Monday, November 7, 2011

What!? You still own a Blackberry!?

I guess Blackberries were cool….when they came out in 2003.  Back then they were among the first to be equip with a QWERTY keyboard and two-way email.  The devices were perfect for businessmen, and grabbed the attention of early adopters.  Stock prices climbed rapidly – until Apple released the App market for iPhone in late 2008.  Blackberry’s technological capabilities paled in comparison to those of the sleek touch screen iPhone.  However, people have difficulty adjusting to change, especially the change from keyboards to touchscreen, so blackberry managed to maintain a solid, yet slowly diminishing market.  However over time, the technological divide between the two devices widened.  When Android gained widespread popularity at the beginning of 2011, Blackberry was left in the dust behind yet another mobile superior.  Now, to put it bluntly, Blackberry’s are sad prehistoric devices.  After transitioning from a Blackberry to an Android device, I now tell people that still use Blackberries that they are “living in the dark ages”.  

While most technology companies use pull marketing, which draws consumers to product by allowing them to realize that they have a need for it, Blackberry continued to use push marketing.  Push marketing works by pushing technology in front of consumers and convincing them to buy it.  However, this type of marketing style is doomed when, in Blackberry’s case, both the products and marketing strategies are mediocre.  Who cares when Blackberry comes out with a new device?  I certainly don’t.  Blackberries have lost their cultural relevance.  Meanwhile, Steve Jobs paved the way for aesthetic and technological innovation through phenomenal push marketing strategies.  Jobs continued to release products that no one knew they wanted, until he lured customers to them with their sleek innovative looks and user-friendly interfaces.   Android also continued to explode in the market.  The business world has changed, and even businessmen have come to demand more than what Blackberry has been offering.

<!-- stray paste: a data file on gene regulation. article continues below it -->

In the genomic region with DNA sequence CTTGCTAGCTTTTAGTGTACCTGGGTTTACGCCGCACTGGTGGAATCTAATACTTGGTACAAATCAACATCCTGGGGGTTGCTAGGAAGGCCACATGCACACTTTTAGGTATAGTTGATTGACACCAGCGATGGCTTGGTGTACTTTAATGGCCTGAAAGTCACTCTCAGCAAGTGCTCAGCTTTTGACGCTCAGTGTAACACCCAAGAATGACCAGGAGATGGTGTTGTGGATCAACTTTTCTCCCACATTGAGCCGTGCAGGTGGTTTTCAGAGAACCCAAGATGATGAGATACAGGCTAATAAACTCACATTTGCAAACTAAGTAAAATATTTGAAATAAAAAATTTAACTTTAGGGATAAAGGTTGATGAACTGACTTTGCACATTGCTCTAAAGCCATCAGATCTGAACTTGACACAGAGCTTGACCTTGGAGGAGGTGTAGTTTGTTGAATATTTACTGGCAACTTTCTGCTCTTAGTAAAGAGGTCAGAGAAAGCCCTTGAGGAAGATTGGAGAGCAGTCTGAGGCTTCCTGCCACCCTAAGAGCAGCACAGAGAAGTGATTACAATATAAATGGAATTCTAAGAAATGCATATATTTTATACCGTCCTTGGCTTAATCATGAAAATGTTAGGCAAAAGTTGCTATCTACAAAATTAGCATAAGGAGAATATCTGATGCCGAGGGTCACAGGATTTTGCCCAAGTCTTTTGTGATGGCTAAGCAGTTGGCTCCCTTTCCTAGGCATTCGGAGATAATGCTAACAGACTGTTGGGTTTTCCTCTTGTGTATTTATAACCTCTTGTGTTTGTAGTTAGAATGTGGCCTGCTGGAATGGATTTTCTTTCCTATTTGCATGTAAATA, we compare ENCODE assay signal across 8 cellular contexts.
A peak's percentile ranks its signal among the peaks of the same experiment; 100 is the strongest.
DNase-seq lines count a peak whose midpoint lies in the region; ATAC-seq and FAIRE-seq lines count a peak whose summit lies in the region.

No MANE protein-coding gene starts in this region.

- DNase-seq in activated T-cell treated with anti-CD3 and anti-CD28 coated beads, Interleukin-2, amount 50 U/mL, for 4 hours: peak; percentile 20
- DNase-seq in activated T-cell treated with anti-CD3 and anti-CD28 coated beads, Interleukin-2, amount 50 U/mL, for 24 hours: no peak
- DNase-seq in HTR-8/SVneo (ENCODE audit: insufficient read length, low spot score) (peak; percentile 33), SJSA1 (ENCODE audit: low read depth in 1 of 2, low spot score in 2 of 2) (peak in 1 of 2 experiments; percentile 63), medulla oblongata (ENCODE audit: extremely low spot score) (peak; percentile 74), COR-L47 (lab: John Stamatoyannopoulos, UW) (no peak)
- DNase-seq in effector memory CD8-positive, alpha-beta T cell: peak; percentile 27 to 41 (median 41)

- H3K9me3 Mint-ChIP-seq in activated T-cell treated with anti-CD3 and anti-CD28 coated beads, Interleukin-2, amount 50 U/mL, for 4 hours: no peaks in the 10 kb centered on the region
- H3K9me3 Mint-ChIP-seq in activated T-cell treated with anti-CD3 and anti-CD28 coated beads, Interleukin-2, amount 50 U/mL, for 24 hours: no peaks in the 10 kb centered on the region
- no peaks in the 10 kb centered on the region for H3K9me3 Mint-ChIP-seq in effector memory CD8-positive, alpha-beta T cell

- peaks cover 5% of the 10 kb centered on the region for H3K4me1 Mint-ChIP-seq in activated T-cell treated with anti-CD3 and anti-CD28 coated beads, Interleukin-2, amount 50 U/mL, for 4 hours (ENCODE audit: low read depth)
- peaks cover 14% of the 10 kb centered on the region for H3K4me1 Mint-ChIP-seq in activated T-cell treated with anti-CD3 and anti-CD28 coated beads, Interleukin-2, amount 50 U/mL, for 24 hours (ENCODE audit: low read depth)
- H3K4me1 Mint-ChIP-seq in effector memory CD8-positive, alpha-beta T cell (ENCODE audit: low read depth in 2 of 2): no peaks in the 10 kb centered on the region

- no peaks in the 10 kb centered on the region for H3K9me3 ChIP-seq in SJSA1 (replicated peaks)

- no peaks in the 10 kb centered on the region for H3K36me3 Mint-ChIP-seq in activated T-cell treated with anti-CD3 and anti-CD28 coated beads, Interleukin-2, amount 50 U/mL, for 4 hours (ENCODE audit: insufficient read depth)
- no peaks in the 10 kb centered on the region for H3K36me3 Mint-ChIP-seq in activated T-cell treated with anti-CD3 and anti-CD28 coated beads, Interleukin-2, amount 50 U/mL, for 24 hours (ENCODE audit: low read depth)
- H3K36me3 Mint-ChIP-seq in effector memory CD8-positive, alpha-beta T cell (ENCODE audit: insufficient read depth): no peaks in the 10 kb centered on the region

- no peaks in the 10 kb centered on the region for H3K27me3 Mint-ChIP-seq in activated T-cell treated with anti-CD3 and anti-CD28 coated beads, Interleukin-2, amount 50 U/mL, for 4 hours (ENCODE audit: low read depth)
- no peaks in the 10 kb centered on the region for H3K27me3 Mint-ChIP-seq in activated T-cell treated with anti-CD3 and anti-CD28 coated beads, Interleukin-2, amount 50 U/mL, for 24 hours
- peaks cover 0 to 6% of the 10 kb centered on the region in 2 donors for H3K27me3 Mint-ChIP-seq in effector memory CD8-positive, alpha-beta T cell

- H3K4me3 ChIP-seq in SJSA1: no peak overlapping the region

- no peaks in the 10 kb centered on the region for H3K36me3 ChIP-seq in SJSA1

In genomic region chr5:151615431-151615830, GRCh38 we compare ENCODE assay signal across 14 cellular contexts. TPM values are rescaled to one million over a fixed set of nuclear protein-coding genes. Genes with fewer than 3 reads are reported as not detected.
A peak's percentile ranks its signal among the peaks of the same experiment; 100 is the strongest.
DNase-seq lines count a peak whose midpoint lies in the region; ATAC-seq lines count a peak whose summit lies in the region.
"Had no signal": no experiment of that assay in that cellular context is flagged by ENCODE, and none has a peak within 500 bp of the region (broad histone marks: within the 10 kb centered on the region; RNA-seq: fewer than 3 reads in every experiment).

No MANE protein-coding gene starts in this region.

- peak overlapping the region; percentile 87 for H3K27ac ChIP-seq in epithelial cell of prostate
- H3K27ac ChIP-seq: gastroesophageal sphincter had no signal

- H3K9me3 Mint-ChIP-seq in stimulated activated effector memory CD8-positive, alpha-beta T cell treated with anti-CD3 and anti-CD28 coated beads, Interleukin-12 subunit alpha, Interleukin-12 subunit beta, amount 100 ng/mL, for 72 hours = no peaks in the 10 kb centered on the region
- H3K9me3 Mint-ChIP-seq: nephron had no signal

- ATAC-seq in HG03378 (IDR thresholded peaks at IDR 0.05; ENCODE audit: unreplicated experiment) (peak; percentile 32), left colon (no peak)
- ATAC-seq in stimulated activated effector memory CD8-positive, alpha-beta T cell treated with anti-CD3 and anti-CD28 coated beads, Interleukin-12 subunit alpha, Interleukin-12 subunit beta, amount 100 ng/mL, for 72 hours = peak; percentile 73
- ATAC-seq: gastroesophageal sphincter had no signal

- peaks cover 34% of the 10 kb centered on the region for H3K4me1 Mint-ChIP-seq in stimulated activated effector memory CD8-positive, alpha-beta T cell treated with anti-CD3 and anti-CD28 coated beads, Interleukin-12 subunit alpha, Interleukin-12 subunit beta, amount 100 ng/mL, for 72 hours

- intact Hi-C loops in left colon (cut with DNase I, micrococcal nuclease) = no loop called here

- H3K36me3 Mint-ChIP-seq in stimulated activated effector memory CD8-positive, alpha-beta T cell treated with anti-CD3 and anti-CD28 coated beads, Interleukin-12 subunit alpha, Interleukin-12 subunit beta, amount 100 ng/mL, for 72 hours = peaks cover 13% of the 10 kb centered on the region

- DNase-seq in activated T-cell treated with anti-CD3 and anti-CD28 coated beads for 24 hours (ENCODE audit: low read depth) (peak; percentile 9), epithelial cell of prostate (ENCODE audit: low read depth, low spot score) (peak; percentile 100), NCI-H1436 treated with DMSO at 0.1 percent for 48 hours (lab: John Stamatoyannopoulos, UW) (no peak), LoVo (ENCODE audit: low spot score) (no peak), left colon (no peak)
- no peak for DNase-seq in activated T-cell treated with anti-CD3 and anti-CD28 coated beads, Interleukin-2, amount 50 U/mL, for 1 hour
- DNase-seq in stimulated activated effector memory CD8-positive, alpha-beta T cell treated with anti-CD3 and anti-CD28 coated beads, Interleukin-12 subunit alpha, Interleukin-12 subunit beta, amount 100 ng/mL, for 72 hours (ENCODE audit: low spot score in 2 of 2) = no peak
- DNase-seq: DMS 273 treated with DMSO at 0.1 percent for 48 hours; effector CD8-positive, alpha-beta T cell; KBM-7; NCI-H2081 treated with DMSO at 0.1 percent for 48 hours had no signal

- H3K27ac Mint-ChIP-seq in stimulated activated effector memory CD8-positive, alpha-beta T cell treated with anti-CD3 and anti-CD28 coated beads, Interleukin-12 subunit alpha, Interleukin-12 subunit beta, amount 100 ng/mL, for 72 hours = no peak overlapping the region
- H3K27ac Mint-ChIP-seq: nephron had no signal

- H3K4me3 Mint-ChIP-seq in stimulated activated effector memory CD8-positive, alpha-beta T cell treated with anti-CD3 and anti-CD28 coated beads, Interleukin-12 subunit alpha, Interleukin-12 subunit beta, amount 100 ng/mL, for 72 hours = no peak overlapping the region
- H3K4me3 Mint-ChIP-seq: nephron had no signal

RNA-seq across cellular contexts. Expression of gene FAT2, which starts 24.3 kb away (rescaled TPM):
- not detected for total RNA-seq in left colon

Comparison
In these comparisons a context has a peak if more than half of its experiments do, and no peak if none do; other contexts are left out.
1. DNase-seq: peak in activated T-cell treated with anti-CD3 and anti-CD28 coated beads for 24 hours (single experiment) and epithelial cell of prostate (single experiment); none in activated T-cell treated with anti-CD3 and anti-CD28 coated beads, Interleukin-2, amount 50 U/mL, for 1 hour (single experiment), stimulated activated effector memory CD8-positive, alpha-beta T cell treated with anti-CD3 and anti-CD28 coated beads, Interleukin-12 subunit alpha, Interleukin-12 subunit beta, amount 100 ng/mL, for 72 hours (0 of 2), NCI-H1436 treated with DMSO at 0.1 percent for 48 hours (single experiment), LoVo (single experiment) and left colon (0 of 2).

After experiencing declining sales, Blackberry’s service outage put the nail in Blackberry’s coffin.  Earlier this month Blackberry experienced widespread service outages all over the world.

  Users had no access to email, web browsing, or messaging.  Blackberry was slow to correct the problem and failed to provide its customers with adequate information or customer service.  In fact, Blackberry didn’t even acknowledge the outage until two days after it began.  For a company that experienced a 59% decrease in its second quarter profits, communication was key to salvaging its rapidly declining market share.  The outage also took place the week before the iPhone 4S hit the shelves, an extremely inopportune time to disappoint customers.  
User outrage exploded on twitter.  Websites even began to compile some of the best “blackberry outage tweets”.

Blackberry failed to adequately handle the situation, and continues to show no sign of improvement.  Who can remember the last time they saw a decent Blackberry advertisement?  RIM stock prices have already decreased by 15% since the release of the iPhone 4S.  Overall, RIM stock prices have dropped by a whopping 60% since January.  Every day hundreds of people replace their Blackberries with iPhones and Android devices.  

By failing to produce competitive technology and improve inadequate marketing tactics, Blackberry has doomed itself to failure.  Remember what happened to the first nokia cell phones?   At least nokia phones had snake…

What do you think will happen to Blackberry?

links referenced:,r:0,s:0&tx=87&ty=101

Haley Greenberg
Undergraduate Northwestern IMC
Twitter: @haleygIMC

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